Can LA Rams rise from the ashes of disaster once more?

Mandatory Credit: Robert Hanashiro-USA TODAY Sports
Mandatory Credit: Robert Hanashiro-USA TODAY Sports /

After Super Bowl appearances, the LA Rams have followed very similar patterns. Lock up contributors to huge paydays. Bargain basement shop for offensive line help. Draft help for the Rams’ secondary. And then brace for impact as injuries decimated the offensive line and the roster to a point where the Rams must reformulate the entire offense simply to avoid a losing season.

In 2019, the Rams barely avoided falling below .500.  In 2022, it may already be too late.

The current onslaught of insults, angst, and vitriol hurled at the LA Rams (3-5) at this juncture may feel justified, but they are more ejections of negative emotions than logical causal relationships to the Rams’ current demise.

Sure, they sound damning. And yes, this team is absolutely guilty of the current allegations. But for the most part, this team has gotten by all along without any available salary cap, high draft prospects starting on the offensive line, restocking the roster with picks from Day 1 of the NFL Draft, or even the ability to go toe-to-toe with an opponent by playing smash-mouth football.

The ultimate demise of the 2022 NFL season for the LA Rams has been the incessant and repeated injuries to players, the lack of trust necessary in the coaching staff to make timely use of players added to the roster as those injuries occurred, and neglect toward how those injuries have impacted the capabilities of this team.

2021 methods won’t fix 2022 woes

The LA Rams get into ruts as do all NFL teams. The challenge right now is that the Rams’ current ‘rut’ carries a great soundtrack of fixing things, but the team sends out the same plays, the same players, and the same refusal to make halftime adjustments.

The genius Albert Einstein is attributed with the phrase: “The definition of insanity is doing the same thing over and over again and expecting a different result.” So that would suggest that the LA Rams coaching staff has gone a bit insane, right?

I’m not willing to go that extreme just yet. But I will say that whether it is ego, denial, or the inability to process what is happening in NFL games, the Rams have dug themselves a hole in the ground, and like ostriches in a sandstorm, they have buried their heads so that they are oblivious as to what is really going on in the game.

Change tactics to suit current personnel

I’m not suggesting that I am catching something that has eluded the coaching staff. I’m simply pointing out that as much as the Rams have cited the fact that this is a new season, the team is stuck trying to apply 2021 tactics.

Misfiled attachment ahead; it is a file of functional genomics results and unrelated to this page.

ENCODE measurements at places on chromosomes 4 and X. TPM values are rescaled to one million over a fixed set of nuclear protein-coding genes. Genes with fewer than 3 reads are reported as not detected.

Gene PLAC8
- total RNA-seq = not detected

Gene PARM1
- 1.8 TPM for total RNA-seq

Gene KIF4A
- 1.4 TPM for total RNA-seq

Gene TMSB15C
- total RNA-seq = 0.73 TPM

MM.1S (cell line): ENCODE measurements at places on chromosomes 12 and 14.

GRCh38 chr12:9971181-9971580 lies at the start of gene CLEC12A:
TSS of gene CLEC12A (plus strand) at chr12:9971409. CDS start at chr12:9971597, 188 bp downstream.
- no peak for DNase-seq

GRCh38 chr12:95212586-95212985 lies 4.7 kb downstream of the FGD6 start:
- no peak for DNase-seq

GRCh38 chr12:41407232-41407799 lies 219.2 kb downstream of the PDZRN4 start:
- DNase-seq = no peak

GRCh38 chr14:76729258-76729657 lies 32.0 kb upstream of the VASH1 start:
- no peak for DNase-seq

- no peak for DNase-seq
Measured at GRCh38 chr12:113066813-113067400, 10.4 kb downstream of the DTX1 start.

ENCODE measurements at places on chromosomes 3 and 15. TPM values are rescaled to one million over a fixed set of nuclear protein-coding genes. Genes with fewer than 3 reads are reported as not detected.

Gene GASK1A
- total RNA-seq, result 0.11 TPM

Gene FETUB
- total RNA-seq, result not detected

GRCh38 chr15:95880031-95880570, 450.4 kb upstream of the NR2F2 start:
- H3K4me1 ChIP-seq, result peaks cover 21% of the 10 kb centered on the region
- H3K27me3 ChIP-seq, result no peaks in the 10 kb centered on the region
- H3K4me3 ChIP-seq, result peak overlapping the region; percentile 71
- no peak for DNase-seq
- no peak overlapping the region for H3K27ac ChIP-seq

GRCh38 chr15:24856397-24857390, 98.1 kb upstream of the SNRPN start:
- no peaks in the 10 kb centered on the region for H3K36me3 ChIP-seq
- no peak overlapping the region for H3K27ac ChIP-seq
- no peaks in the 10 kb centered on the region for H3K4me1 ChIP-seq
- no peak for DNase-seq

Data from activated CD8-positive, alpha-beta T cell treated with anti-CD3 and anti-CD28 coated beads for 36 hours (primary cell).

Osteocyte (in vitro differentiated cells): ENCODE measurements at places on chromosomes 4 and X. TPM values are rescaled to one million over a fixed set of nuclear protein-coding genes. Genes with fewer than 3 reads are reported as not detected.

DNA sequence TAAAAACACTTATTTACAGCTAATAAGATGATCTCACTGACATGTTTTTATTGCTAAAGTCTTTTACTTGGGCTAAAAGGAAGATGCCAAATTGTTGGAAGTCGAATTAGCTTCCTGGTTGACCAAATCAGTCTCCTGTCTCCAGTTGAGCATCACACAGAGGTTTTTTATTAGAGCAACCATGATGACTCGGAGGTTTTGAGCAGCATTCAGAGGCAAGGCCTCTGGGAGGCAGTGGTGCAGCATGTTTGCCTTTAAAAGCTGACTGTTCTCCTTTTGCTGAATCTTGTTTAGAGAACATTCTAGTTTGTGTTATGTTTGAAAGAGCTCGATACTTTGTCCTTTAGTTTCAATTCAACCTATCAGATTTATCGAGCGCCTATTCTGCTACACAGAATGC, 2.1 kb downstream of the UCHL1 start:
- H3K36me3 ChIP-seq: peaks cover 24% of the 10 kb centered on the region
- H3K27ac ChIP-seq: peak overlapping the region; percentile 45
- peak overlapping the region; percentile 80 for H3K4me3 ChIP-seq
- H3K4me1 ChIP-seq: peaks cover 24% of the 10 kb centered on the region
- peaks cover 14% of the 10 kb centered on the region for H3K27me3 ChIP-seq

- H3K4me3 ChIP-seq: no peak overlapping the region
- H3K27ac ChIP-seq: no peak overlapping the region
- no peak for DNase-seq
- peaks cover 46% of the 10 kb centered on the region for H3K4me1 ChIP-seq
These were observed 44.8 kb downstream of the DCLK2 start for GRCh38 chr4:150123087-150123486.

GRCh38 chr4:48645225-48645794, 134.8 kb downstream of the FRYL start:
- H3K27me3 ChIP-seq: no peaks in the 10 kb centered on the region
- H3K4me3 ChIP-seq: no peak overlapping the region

The Rams’ offense is the worst production version since Coach McVay took over at the helm in 2017. It has not gone to 12-personnel packages, it has not made adequate use of the players on the roster. But perhaps worst of all is the decision to retain players who had zero preseason work but are now healthy scratches.

It can be fixed, just as the Rams did in 2019. At that time, the Rams realized that they could not win by throwing the deep ball and hoping for a battered offensive line to hold up. So the Rams made roster moves but also changed their entire game strategy to optimize the personnel who were not playing.

Inevitable but not unrepairable

This season, the Rams appear to have all but forgotten how the tandem of TE Tyler Higbee and Johnny Mundt restored the Rams’ offense to ensure that 2019 would at least remain above .500. And what of the lessons learned by this team regarding the decision to trust the ability of veteran rusher Sony Michel to handle the ground game, a decision that allowed the team to win nine of their last ten games.

Neither Mundt nor Michel are with this team this year. How is that even possible? Did the Rams’ brain trust grow so confident in the pass-centric offense that the team simply removed any players whose optimal use was in support of a rushing offense?

We’ve been here before. The Rams’ offense sticks to the same format, and defenses have simply become really good at stopping the Rams from doing what they want to do. I’m not here to crucify anyone or to point to a single player or coach and lay the blame on them. The fact is that the decision-makers who invest in what the Rams do are the same persons who are grading their own decision-making process today. And if it worked in 2021 to earn a Super Bowl, it has to be correct, right?

The Rams need to be brutally honest. That is not a suggestion to fire or cut anyone. Simply to fix the process.  Right now, despite the verbiage so far, the Rams have done everything but fix what’s wrong.

Let’s refocus on the LA Rams' current running backs. light. Trending